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New York

Li Songsong

One of My Ancestors

Oct 25–Dec 21, 2019

Li Songsong's paintings point to China’s many transformations, but eschew narrative in order to emphasize the way images operate as nebulous fragments of a history that is open to interpretation.

Exhibition Details

Li Songsong
One of My Ancestors
Oct 25 – Dec 21, 2019


540 West 25th Street
Second Floor
New York

Pace Gallery is pleased to present the first solo exhibition in the US since 2011 of renowned Chinese artist Li Songsong. The exhibition features his most recent works—canvases whose thick layers of paint depict everyday scenes as well as historical imagery culled from found photographs. Li’s paintings point to China’s many transformations, but eschew narrative in order to emphasize the way images operate as nebulous fragments of a history that is open to interpretation. The exhibition will be on view on the 2nd floor of Pace’s new flagship building at 540 West 25th Street from October 25 to December 21, 2019, with an opening reception with the artist on October 24.

In the process of reinterpreting found imagery drawn from public sources such as everyday news items, Li adopts an impartial attitude. “I did not deliberately look for these images,” he explains, “It just happened. For example, a friend of mine went to an old book stall in Beijing to buy old magazines. I saw a good photo, and then I used it. I don’t seem to care about the content of the image itself. Of course, they are a starting point, but they will affect you more on a psychological level than in a narrative way.”

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Li Songsong, Owga (III), 2019, oil on canvas, 100 cm × 100 cm (39-3/8" × 39-3/8") © Li Songsong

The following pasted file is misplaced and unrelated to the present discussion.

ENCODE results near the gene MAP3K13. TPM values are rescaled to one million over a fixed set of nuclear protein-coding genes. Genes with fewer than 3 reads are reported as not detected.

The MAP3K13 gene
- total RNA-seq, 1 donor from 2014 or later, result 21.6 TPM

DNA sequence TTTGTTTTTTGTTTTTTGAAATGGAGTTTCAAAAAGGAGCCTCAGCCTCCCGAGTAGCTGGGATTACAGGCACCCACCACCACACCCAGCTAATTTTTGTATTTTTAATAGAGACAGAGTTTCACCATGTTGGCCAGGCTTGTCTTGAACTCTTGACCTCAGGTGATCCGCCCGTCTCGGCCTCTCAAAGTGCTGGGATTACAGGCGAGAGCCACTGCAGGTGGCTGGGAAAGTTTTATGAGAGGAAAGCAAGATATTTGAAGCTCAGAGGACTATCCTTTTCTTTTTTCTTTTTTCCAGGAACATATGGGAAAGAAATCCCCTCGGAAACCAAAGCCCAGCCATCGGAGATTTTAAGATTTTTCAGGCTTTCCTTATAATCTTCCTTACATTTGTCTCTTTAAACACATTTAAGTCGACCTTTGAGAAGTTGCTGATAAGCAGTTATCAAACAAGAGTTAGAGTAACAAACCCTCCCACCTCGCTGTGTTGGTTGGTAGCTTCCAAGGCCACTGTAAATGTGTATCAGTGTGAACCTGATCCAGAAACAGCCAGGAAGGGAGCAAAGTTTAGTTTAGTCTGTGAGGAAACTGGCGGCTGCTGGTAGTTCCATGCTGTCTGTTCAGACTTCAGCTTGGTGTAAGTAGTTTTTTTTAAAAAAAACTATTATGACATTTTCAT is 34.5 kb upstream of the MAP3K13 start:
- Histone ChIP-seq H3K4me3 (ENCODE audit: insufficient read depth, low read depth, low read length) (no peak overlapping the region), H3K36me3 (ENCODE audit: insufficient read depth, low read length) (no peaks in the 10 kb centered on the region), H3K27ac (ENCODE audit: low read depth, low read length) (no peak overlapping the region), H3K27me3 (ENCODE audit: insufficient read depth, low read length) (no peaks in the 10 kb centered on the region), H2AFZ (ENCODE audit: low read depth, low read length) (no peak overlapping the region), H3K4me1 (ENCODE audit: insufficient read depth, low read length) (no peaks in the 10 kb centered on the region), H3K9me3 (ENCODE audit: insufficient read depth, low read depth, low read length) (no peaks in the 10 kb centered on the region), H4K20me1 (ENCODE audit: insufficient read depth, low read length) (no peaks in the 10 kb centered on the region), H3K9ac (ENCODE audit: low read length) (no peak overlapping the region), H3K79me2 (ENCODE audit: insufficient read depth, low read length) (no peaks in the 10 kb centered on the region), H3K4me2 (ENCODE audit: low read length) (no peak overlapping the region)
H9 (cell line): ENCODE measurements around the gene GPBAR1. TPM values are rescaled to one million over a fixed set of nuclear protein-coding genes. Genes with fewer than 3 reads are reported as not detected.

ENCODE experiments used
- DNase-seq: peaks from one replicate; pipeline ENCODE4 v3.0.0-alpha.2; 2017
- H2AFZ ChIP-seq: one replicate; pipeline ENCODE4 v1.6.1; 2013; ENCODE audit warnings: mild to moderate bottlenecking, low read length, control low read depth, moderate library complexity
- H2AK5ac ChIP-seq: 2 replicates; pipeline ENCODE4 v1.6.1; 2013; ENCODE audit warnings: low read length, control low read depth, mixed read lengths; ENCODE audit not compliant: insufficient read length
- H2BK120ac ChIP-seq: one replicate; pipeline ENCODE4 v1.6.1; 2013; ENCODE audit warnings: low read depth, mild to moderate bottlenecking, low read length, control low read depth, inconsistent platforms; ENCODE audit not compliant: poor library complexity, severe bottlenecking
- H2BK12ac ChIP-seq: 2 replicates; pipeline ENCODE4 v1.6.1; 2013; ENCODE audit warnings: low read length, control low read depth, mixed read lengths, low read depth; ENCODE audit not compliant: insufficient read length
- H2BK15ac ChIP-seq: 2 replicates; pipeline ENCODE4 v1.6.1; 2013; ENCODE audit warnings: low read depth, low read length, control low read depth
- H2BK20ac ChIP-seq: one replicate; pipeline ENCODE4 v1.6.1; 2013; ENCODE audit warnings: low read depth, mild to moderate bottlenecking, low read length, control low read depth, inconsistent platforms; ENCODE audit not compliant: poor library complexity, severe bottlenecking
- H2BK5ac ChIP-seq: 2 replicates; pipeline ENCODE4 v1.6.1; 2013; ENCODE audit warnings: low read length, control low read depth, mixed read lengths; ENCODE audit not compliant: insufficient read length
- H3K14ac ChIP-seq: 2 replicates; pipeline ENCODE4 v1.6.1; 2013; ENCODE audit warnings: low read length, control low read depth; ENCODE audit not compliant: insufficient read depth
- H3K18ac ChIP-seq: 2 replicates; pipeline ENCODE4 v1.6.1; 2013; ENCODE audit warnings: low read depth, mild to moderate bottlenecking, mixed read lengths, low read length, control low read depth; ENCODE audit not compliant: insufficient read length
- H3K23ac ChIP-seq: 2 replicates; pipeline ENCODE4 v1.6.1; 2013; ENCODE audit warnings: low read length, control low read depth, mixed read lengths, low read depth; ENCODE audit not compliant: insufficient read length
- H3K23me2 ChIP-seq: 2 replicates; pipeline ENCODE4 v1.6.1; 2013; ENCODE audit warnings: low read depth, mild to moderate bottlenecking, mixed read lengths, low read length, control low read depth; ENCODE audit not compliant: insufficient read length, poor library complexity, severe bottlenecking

Li is interested in the ways in which images can trigger memories and emotions—a psychological impact magnified by his technique. The use of impasto and the dense materiality of his brushstrokes elicit a potent haptic response, while his palette of cool shades of gray, green, and beige create an estrangement from his chosen subject matter, as seen in Little Brother (2017), South (2017), and Civil Rather than Military (2018). Through his signature use of compact blocks of color, Li deconstructs and reassembles images, pushing his art towards abstraction.

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Li Songsong, Bone to Ash, 2019, oil on canvas, 70-7/8" × 118-1/8" (180 cm × 300 cm) © Li Songsong

This exhibition also presents works that signal the artist’s exploration of new subject matter—images oriented toward individualized experience and private life rather than collective memory and the public sphere. Zorro (2019), for instance, depicts the artist’s pet dog, who recently passed away. The ashes of the animal’s cremated body are the focus of another piece, Bone to Ash (2019). Deviating from his usual strategy of finding inspiration in widely circulated photography, Li turns to a poignant personal event that, despite its specificity, addresses questions with universal resonance—death, love, and memory. A similar work, Owga (III) (2019), offers a close-up of the back of a human head. The impossibility of seeing the figure’s countenance creates a sense of unbridgeable distance and alienation—an impenetrability literalized by the work’s unyielding strata of paint.

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Li Songsong, Tempest, 2019, oil on aluminum panel, 122-1/16" × 149-5/8" (310 cm × 380 cm) © Li Songsong

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Li Songsong

Li Songsong is renowned for his thickly layered paintings that animate the fragmentary nature of images and memory, paying particular attention to the people, events, and themes of modern and contemporary Chinese history.

Learn More

New York — Li Songsong, One of My Ancestors, Oct 25–Dec 21, 2019